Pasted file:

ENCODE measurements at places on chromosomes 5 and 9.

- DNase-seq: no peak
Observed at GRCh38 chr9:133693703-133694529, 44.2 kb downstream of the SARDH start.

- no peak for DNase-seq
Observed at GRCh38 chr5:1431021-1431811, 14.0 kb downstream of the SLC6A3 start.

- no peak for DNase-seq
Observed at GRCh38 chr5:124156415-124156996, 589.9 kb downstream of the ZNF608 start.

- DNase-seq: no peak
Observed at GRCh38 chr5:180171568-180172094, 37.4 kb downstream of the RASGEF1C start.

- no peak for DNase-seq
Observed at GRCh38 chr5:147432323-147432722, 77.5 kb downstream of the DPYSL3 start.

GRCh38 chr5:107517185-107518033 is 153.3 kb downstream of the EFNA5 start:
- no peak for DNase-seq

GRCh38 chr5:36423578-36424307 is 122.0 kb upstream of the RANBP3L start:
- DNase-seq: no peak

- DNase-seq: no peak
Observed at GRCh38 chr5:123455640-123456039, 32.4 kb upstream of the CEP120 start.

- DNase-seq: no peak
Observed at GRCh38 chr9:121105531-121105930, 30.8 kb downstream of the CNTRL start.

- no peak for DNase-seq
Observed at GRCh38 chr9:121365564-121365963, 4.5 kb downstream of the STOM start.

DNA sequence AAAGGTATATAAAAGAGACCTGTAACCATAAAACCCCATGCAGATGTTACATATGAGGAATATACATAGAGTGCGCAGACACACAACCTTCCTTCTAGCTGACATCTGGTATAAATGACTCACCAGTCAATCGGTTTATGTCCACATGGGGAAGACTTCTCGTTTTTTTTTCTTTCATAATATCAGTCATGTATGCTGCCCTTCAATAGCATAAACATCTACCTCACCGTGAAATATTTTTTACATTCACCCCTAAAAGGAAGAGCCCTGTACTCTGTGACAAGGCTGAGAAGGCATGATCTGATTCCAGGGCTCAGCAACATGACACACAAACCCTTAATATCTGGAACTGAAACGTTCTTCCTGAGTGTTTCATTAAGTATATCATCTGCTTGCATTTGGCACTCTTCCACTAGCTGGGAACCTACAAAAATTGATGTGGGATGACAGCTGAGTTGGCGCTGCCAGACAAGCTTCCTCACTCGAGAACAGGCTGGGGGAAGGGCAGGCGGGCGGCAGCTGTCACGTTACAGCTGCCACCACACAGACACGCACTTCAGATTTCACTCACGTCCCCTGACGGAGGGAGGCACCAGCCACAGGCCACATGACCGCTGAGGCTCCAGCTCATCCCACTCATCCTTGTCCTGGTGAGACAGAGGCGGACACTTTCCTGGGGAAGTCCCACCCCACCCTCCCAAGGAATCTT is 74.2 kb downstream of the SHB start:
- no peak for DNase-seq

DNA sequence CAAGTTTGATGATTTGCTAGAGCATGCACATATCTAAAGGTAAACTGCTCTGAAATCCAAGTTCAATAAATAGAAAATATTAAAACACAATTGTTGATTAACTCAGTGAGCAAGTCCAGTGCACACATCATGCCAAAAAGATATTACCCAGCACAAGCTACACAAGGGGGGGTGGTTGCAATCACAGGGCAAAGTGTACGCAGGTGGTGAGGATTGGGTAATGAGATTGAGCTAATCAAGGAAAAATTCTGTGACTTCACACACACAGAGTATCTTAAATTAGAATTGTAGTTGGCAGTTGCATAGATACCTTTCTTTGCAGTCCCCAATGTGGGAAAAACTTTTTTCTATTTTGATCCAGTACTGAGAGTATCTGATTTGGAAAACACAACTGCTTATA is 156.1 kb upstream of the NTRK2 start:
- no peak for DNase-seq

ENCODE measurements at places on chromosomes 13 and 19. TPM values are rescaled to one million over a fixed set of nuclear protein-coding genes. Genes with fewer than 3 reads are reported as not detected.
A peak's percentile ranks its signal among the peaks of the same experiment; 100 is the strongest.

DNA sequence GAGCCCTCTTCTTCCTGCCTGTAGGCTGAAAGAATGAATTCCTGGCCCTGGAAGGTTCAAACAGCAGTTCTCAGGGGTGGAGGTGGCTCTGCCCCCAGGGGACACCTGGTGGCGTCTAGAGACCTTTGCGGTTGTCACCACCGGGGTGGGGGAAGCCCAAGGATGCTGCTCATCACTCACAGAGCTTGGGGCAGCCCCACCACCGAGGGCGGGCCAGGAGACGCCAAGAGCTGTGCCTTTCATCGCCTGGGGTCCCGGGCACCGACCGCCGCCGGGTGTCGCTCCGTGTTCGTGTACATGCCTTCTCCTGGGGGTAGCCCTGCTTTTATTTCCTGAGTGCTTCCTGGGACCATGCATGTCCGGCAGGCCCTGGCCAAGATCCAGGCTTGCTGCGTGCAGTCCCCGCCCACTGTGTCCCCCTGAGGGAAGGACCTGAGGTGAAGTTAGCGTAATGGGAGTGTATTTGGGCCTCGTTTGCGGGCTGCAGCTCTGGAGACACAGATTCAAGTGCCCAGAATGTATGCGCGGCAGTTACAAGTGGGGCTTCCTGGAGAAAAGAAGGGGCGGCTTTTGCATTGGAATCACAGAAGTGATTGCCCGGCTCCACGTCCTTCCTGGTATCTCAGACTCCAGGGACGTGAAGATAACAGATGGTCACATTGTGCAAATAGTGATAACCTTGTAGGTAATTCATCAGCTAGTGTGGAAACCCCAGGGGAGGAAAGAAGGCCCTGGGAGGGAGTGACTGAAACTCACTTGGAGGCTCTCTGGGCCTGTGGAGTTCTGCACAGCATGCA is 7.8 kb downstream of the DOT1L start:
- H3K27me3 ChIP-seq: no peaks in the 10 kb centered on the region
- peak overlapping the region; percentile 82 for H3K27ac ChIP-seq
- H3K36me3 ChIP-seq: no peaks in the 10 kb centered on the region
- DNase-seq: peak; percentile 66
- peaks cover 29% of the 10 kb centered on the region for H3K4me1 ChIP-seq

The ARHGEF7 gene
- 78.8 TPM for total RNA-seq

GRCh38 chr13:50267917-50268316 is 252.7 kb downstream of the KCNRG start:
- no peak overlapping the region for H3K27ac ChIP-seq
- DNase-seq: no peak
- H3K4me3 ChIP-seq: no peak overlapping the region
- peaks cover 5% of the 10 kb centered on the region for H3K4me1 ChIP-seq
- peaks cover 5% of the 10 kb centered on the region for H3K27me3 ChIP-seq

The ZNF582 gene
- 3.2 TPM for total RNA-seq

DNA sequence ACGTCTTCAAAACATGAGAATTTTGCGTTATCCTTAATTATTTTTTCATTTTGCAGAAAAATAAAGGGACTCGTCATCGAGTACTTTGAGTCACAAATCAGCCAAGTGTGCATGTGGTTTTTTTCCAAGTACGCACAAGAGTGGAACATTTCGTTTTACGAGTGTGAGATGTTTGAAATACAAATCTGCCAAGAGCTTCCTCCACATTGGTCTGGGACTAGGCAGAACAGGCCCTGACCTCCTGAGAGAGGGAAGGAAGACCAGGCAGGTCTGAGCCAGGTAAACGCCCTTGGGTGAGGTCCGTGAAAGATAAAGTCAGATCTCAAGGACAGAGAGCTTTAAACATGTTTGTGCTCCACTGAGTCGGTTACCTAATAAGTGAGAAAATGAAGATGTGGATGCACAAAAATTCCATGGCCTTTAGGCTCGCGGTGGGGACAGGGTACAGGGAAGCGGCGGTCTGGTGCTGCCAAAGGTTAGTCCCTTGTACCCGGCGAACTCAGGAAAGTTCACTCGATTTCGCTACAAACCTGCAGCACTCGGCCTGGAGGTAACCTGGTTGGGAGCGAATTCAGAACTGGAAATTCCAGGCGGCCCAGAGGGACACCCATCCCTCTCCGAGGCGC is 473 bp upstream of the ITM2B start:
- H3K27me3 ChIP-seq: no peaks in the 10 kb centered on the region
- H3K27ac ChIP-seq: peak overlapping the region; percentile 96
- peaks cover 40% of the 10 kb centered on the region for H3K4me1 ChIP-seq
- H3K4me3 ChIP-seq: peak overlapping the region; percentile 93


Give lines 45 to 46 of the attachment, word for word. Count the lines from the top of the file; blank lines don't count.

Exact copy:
- H3K27me3 ChIP-seq: no peaks in the 10 kb centered on the region
- H3K27ac ChIP-seq: peak overlapping the region; percentile 96